ACT UP Acts Up at NYC Pride with Provocative Message
Unhampered by political obligations or fears of losing funding, ACT UP New York can do things like start an AIDS education campaign whose official message is to "Fuck Smarter! Fight Harder! FIGHT AIDS!"
Since 1987, ACT UP (AIDS Coalition to Unleash Power) has been completely volunteer-driven and private - an effort to stand up against the seeming indifference to AIDS that the federal government and big pharma were displaying then. On Sunday, July 1, the 26-year-old organization marched the streets of New York City and handed out Fuck Smarter Toolkits, complete with lube, stickers and informative flyers. In all, about 5,000 packets were handed out.
"In 30+ years of the AIDS epidemic, LGBT people have seen our communities ravaged by HIV. Today, we have prevention tools like Pre- and Post-Exposure Prophylaxis (PrEP and PEP), but we have to take more responsibility for our sexual health as a community," said longtime ACT UP member Jim Eigo in a statement. "We cannot surrender half of a new generation to the virus that stole so many from the last."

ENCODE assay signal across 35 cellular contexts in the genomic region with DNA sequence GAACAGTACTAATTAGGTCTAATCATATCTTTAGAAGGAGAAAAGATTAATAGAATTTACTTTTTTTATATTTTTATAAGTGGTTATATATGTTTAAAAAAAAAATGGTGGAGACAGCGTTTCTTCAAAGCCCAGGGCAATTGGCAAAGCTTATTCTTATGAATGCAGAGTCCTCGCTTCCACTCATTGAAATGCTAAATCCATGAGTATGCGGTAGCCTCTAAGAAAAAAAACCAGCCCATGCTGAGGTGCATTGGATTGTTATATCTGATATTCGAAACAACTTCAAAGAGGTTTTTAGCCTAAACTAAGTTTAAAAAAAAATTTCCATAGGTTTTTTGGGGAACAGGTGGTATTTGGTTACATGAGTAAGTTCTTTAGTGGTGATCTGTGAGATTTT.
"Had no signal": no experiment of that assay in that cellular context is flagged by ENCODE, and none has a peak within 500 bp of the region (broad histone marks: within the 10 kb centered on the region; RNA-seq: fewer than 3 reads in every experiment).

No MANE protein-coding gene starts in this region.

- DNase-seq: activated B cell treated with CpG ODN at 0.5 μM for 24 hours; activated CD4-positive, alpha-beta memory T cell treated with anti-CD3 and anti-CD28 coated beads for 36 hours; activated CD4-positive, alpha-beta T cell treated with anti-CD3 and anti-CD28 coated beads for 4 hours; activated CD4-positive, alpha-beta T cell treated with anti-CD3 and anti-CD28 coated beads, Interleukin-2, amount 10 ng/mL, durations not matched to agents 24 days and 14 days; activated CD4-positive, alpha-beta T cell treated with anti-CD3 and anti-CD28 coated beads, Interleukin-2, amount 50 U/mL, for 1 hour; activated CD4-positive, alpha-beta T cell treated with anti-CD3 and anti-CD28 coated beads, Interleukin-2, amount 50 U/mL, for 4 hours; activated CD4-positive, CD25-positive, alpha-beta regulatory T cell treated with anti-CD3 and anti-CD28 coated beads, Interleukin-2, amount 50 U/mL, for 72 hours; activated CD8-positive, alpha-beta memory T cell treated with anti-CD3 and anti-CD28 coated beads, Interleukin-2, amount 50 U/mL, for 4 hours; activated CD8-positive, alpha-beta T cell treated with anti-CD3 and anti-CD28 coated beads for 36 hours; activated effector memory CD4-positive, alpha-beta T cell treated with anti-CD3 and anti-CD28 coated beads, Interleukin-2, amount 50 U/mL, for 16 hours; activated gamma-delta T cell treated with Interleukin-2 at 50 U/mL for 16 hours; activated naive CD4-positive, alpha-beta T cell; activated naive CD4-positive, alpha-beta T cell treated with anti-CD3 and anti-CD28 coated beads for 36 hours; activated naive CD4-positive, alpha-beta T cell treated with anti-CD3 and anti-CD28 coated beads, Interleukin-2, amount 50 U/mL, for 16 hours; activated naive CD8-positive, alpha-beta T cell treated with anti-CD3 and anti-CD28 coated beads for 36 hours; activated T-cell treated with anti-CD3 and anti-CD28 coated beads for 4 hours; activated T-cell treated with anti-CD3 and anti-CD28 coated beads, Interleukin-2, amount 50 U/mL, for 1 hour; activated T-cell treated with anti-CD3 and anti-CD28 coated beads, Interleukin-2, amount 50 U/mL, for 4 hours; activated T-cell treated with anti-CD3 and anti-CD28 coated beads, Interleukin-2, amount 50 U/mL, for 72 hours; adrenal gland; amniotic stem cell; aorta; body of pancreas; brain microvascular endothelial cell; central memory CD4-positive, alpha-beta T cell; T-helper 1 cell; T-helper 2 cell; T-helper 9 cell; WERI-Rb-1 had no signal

If the offensive language is disagreeable with anyone, it likely won’t affect the goings on at ACT UP, where a separation from sponsors gives it an edge that non-profits lack - full sovereignty.
"One of the advantages to having an org that is staffed by volunteers and doesn’t have governmental contract is that there’s no leash on the work," Eric Sawyer told SFGN. He’s one of the co-founders of ACT UP and has been a member since its inception. "There’s no fear of losing funding or jobs - all the money is private and comes in through donations or fundraising. It allows us to speak truth to power without any filters or muzzles."
Sawyer, whose day job is working for UN AIDS, explained that ACT UP has been responsible for making waves all over the country by putting pressure on pharmaceutical companies to release AIDS medications in a more efficient and a faster way.
What used to take over a decade, he said, now take two or three years. Specifically, he pointed out as an example of ACT UP’s efforts - which have been covered in documentaries like "How to Survive a Plague," which streams on Netflix - any person in New York who makes less than $42,000 a year is eligible for free medication.